A Nice Hot Bowl of Gundruk (Nepalese) in Bethesda

This is my first time seeing gundruk on a menu. At Maya Cuisine about a block away from Round House Theatre.

Gundruk is a soup made from an assortment of dried green leaves. The soup here comes out as a small, very thick and spicy bowl filled with a lot of chewy leaves and stems combined with soybeans, ginger, coriander and other spices. It’s a potent, very delicious concoction that is also very salty, but the rest of the ingredients hold up well to the hit of salt.

Along with the soup, I ordered keema naan, which came out a lot softer and fluffier than I would have thought. Nicely spiced keema made this a hearty treat. Was a great accompaniment to the gundruk. And the two together made for a filling, cheap meal.

From another website:
Gundruk is probably the most popular and loved food in Nepal. It is very authentic to Nepal and enjoyed by all ethnic communities in Nepal from terai, hills to mountains. It is dried fermented leafy vegetables, made generally from mustard green leaves (rayo ko saag), radish leaves (mula ko saag), cauliflower leaves (cauli ko paat). In Nepal, when we have excess these leafy vegetables before winter, we usually put them in clay pots for a week or more to ferment, and later sun-dried, which can be store for a year or more.


I never encountered grundruk in Nepal and that makes me sad because it sounds delicious and hearty; ie, right up my alley. I wonder if it’s eaten in the mornings. There were many mornings when a cozy bowl of soup would have been welcomed.

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we have quite a few Nepalese places in the DC area, and it’s the first I’ve heard of it. Maybe the website I quoted is overly enthusiastic?


We’re heading to DC in mid-February for our now-annual trip. I’m going to try to work in a Nepali meal if the guys are amenable.

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I’m wondering what the color comes from? That is a deep, dark, rich-looking stew. Yum.

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Gundruk is a unique find! Tried it for the first time too – that spicy, salty kick was something else. Paired it with keema naan, surprisingly fluffy. Definitely a filling and budget-friendly combo. Cheers to discovering new flavors!


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Welcome to Hungry Onion!

So… you went to Maya Cuisine in Bethesda?


The place to go for Nepali food is Royal Nepal in Alexandria, VA

One of my favorite meals is their buffalo momo, the yak chili (though careful, it is incendiary), and the crispy okra. In addition, their whole fish is really fine. Definitely worth going out of your way for.

And just so you know, I could probably get some folks together in your honor, though it sounds like you have a built-in group of your own.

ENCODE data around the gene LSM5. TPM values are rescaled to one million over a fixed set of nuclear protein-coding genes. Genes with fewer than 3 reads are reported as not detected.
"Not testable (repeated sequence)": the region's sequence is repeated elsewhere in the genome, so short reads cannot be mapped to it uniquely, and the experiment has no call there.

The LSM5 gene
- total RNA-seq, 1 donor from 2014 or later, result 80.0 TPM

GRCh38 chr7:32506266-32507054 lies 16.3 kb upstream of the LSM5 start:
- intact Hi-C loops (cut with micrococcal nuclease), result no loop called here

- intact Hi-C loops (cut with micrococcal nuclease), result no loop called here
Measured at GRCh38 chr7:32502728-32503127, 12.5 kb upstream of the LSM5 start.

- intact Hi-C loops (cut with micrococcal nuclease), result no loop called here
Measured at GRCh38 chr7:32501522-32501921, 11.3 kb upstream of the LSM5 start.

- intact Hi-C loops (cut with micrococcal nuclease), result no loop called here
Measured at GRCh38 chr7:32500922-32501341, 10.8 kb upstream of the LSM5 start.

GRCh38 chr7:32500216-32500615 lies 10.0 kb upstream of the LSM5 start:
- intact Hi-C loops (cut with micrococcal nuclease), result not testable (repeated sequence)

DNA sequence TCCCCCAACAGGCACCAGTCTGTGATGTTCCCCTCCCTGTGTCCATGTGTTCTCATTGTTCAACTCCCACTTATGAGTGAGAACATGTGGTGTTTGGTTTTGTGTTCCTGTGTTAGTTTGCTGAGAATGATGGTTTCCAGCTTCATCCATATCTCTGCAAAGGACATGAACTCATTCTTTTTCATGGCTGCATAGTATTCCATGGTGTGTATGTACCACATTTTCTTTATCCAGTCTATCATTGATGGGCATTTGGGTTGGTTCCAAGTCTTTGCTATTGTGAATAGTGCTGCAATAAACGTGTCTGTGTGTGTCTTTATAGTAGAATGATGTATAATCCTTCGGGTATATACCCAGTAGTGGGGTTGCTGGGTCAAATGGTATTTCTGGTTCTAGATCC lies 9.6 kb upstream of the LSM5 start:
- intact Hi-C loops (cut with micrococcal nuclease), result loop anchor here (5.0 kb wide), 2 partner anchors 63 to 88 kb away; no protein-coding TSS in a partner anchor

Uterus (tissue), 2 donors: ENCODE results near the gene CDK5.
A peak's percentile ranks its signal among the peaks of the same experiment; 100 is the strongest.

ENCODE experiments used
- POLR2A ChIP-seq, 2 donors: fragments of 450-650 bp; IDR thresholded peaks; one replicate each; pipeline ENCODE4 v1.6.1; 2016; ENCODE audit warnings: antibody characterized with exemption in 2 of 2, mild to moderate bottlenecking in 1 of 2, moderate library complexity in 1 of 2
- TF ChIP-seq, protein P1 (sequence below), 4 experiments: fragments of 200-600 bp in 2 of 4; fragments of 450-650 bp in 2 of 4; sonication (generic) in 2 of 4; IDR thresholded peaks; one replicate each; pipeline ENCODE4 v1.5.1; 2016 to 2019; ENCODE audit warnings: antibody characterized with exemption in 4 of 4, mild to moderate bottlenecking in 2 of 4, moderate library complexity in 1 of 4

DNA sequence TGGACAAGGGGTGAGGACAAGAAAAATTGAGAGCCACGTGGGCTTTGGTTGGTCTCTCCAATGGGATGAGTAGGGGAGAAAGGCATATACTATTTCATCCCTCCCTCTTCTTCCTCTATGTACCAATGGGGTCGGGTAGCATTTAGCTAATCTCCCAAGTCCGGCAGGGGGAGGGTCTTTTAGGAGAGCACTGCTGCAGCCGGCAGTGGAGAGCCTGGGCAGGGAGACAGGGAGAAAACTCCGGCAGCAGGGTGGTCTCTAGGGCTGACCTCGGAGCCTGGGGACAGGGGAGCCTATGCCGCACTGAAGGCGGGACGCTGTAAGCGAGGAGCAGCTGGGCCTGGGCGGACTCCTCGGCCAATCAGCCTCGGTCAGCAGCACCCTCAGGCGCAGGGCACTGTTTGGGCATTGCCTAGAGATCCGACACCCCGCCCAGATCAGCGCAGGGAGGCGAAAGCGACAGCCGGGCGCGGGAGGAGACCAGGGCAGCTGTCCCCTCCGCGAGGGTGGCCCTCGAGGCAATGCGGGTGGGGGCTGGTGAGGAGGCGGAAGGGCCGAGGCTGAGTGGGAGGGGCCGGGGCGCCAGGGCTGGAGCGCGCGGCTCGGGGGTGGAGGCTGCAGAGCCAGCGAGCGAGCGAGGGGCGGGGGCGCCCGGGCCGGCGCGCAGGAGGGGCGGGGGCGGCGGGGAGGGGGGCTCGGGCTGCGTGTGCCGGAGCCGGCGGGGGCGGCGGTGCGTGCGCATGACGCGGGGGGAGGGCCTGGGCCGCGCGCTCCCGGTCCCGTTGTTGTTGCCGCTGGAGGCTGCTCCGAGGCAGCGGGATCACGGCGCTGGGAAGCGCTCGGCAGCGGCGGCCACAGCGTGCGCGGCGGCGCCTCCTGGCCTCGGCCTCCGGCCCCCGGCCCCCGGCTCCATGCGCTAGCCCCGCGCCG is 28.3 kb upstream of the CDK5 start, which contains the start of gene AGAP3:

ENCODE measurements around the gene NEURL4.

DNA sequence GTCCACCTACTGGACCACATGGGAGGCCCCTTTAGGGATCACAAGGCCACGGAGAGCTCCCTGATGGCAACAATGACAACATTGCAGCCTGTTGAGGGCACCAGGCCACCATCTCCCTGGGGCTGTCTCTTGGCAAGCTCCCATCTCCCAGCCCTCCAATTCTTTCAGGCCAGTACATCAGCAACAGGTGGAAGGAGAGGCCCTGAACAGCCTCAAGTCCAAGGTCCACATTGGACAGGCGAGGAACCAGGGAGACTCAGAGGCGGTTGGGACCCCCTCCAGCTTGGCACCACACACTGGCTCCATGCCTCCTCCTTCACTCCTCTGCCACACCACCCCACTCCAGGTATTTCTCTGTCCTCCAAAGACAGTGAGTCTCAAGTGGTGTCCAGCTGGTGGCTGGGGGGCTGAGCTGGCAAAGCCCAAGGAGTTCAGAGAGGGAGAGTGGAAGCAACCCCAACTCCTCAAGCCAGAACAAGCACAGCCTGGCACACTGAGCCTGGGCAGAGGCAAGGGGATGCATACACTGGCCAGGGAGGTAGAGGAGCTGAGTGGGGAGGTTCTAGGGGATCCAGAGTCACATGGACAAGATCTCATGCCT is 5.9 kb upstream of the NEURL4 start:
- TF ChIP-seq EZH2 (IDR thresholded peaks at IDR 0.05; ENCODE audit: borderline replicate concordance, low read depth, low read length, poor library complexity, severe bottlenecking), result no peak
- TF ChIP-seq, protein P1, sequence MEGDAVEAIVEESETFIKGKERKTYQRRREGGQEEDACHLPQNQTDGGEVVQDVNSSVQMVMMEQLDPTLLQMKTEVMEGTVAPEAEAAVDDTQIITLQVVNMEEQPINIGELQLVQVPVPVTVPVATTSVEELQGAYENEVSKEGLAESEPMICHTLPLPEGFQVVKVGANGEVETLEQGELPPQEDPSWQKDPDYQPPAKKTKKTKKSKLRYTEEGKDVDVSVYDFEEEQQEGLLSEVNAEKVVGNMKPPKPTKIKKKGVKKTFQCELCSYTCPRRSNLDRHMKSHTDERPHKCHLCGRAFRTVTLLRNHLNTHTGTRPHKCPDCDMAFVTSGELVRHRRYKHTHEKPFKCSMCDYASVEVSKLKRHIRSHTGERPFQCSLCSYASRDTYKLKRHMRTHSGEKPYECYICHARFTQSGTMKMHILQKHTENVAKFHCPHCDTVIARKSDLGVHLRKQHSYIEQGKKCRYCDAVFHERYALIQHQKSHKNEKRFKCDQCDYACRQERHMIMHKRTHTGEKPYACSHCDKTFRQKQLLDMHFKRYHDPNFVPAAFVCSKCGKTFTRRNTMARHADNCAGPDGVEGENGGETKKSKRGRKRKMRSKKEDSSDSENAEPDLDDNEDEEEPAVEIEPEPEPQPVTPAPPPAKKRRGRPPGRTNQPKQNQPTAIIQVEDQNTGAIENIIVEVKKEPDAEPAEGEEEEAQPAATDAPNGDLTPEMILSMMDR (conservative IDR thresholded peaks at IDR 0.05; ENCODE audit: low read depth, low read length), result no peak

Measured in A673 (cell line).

The dried leaves were that color…

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My eating cohort consists of my husband and an unadventurous (in terms of food) 9-year-old. Not exactly HO caliber. :laughing:

Thanks for this kind offer but we have limited time and of touristic plans. If we eat slightly better than last year, I will consider our trip to be a victory.

Gundruk are the fermented (usually mustard) greens themselves — Similar to chinese pickled/salted mustard greens. I think what you had is gundruk ko jhol/jhor, which is a bit of the greens and other things made into a soup (jhol = water / watery gravy / thin curry).

Do they have tingmo on the menu? Might be a better match in its blandness and spongy texture for the salt and intensity of the soup. Almost exactly like Chinese steamed bread (shaped slightly differently).

I usually order Thukpa at a new-to-me Nepali or Tibetan places (plus momos) — the unadorned flavor of the soup (there’s no curry-ness to it) is a good benchmark of the cooking. Plus, delicious!

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If he likes dumplings of any sort, he’ll enjoy momos!

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Maya Cuisine does not bill themselves as Nepali, and the menu is mostly not. Alas, no tingmo. Or thukpa… But I will now be on the lookout for those, so thanks!

Makes sense, especially in a non-south asian area. Though the green chicken soup mentions Nepali herbs, and momo and jhol momo are usually giveaways of someone of Nepali or Tibetan heritage in the back :grin: (though they’ve got several dishes, so it’s probably just them catering to what sells around there rather than what their heritage is).

You might enjoy this article:

And this one:

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Thanks so much for the recipe. I am not sure what access I have to gundruk, but I do have some Armenian aveluk in the pantry, so I might start out with that… will provide a good sour component.

Enjoy! And share pics.

It’s lovely that different cultures have similar food traditions such that ingredients can be mixed and matched to arrive at a taste one is in seeking so far away from either source!

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You lost me… I don’t think they have tacos.

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